The nice folks at a company I had not before heard of–Forte Notation software–contacted me and offered a copy of their Pro edition in exchange for a review here on the blog.
Of course, one cannot review notation software without something new to notate, so I concocted a short, simple little accompaniment for LDS Hymn #206, “Away in a Manger” or any similarly-harmonized version. This one-pager can be used to accompany a vocal or instrumental soloist, choir, congregation or whatever you please. The song page is found here. No recording is currently available.
I used Forte Notation to create the score and learned a few things about the software in the process. So, without further ado… **drum roll**
I get asked often about notation programs. Very often. If you are looking for a notation program, my advice is simple: try what’s out there, and get whatever fits your preferences and your budget best.
Forte software is a good candidate to try. It does what you expect it to do without trying to do too much. It produces pretty copy, and has a few bells and whistles to go with the inevitable irritations present in one form or another in all notation software.
If you’re interested in specifics, read on.
From Download to PrintTake a look around http://www.fortenotation.com/en/ (that “en” means English. This is a German company–you can have the site auf Deutsch if you like) and you’ll find it clean, well laid out and easy to navigate.
That pretty much sums up the software as well.
Download and Installation
Download and installation are typically easy. The install screen begins with a “Welcome!” and ends, of course, with dire warnings about copying, etc. Notably this software can only be installed on one computer at a time (unlike some others that allow two installations per license, Finale for example), so if you have a desktop and a laptop for travel use, you’ll have to buy two copies.
There’s also an extension module, the “Forte Player,” that is included in the Premium edition, or available for $49 with any of the others.
Follow the on-screen prompts (watch it if you update Java or you’ll end up with the obnoxious “Ask” toolbar), hit run, enter your activation code, and you’re rolling.
StartupThe initial screen is a very striking green. Extra style points right there. 🙂
The program automatically updates (with your permission) at startup. This can be changed if you choose.
It also has an autoplay startup sound. Ugh. That was the very first thing I disabled. (Word to the wise: ditch the autoplay. It’s NEVER a good idea.)
My First Rule of New Software is this: poke around a bit before you read instruction manuals. You won’t understand them if you don’t, and if you’re lucky, you won’t need the instructions at all.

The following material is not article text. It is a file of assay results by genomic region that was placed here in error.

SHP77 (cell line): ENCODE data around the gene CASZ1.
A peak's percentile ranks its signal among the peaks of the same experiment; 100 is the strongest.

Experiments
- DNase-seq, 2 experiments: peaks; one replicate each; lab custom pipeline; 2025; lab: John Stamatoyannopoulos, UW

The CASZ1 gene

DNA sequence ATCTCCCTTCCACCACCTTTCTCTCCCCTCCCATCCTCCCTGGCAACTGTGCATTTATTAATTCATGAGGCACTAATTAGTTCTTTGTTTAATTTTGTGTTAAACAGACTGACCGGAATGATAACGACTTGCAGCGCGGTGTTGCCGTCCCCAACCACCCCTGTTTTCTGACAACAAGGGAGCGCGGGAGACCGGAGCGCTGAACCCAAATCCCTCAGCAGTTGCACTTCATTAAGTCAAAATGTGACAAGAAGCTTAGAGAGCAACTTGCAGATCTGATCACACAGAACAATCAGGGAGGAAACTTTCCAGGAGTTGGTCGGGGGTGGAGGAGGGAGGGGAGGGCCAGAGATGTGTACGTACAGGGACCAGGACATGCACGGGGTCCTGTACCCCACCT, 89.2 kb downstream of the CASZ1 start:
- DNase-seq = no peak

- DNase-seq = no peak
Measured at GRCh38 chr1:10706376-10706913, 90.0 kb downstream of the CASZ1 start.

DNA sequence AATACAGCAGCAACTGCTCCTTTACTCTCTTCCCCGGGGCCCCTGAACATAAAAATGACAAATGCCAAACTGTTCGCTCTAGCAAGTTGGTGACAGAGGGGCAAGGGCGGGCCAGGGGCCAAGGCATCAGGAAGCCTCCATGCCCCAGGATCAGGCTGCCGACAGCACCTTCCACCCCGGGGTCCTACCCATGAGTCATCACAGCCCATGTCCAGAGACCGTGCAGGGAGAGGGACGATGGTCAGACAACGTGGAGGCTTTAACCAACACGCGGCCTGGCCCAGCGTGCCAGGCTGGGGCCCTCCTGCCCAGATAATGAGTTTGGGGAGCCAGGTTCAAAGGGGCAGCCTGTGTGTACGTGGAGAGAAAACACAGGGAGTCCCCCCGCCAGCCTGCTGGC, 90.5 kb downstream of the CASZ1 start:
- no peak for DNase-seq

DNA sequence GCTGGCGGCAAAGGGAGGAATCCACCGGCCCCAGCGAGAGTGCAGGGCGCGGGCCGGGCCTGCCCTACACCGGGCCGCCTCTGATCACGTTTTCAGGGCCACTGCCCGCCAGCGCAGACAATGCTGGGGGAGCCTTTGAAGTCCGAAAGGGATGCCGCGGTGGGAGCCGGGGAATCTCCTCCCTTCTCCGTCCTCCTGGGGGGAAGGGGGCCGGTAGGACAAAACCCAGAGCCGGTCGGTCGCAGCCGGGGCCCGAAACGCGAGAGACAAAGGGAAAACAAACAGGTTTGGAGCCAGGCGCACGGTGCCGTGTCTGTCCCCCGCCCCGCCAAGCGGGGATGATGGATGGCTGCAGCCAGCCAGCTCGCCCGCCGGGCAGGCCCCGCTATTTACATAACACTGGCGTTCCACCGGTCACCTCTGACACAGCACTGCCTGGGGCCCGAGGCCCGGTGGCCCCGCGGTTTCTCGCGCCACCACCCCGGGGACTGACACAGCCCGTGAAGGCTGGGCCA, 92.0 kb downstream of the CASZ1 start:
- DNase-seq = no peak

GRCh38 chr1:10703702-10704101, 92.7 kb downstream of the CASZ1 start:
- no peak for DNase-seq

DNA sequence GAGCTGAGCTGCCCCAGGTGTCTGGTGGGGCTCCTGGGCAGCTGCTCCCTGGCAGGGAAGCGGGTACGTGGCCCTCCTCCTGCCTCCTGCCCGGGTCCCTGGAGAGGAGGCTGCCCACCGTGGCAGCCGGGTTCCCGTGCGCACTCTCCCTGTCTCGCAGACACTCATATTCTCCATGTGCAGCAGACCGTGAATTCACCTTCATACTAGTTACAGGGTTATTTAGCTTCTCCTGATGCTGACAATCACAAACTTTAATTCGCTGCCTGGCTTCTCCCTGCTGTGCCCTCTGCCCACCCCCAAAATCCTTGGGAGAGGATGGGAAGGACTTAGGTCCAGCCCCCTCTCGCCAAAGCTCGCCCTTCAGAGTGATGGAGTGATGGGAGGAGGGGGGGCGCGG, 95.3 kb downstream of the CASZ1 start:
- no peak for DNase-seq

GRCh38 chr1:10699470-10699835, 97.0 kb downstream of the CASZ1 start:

So I load a sample score and hit “Play” – no sound. So I click the Playback tab, then “Use VST”, assign Piano 1 to each staff and… hey presto! Sound. Playback follows the notes, turning them red, and automatically scrolls through the measures though you can also adjust these default behaviors.
Looking at the sample scores, all the individual elements look fine… but somehow the sample scores aren’t terribly pretty. As I find later, you can make your own scores look much, much better than ones included. (Another word to the wise: you might want to use your sample scores to show off the best your program can produce.)
A Score from Scratch
The score wizard is great. You can add all the elements you want in one place. Later on you’d want to use templates, but this is a good way to start. The elements you add are all editable later.
One possibly counter-intuitive thing is choosing a key signature. Listing the keys by letter name in circle of fifths order is fine and dandy for people who know about such things. If you’re music-theory challenged, this will be annoying. We’ll call it a learning opportunity.
Double click anything, and you get… options. Change font, add measures, change note durations, alter spacing, etc. etc. All sorts of good stuff.
You can use any of your installed fonts for text on scores. Size, style, etc., are all editable. Something I can’t figure out how to change is font leading–to me a few text elements look a little loose.
As soon as you get used to the terminology in the program, it’s pretty straightforward. You don’t add staves, you add “instruments.” Step entry is “Step Recording.” Things like that.
I like Forte’s ribbon menu. It puts the choices under each menu heading one click away instead of two. That doesn’t sound like much, but when you’re bleary-eyed at 3 a.m., trying to meet a deadline, every keystroke you can save counts.
Entering notes manually
I’m ready to make some music. The first thing I’ll do is enter a line of notes by hand. It’s not readily apparent how this is done, so I’ll make my first foray into the Help file.
The help function uses a very a typical setup, which is a good thing since it feels familiar. For the most part, they seem to have done a good job on the Help document, though there are a few places where you’re told to click something but not where that something is. (This is a pet peeve… if I’m supposed to click something, don’t make me hunt it down.) For example, “Select the “Notes” tab from the “Input” pallette.” The “Input” pallette is found on the “Home/Elements” menu, so why not mention that? Ah well, it’s something that I’d probably have know if I were more familiar with the program. But then, I wouldn’t need the help file. 😛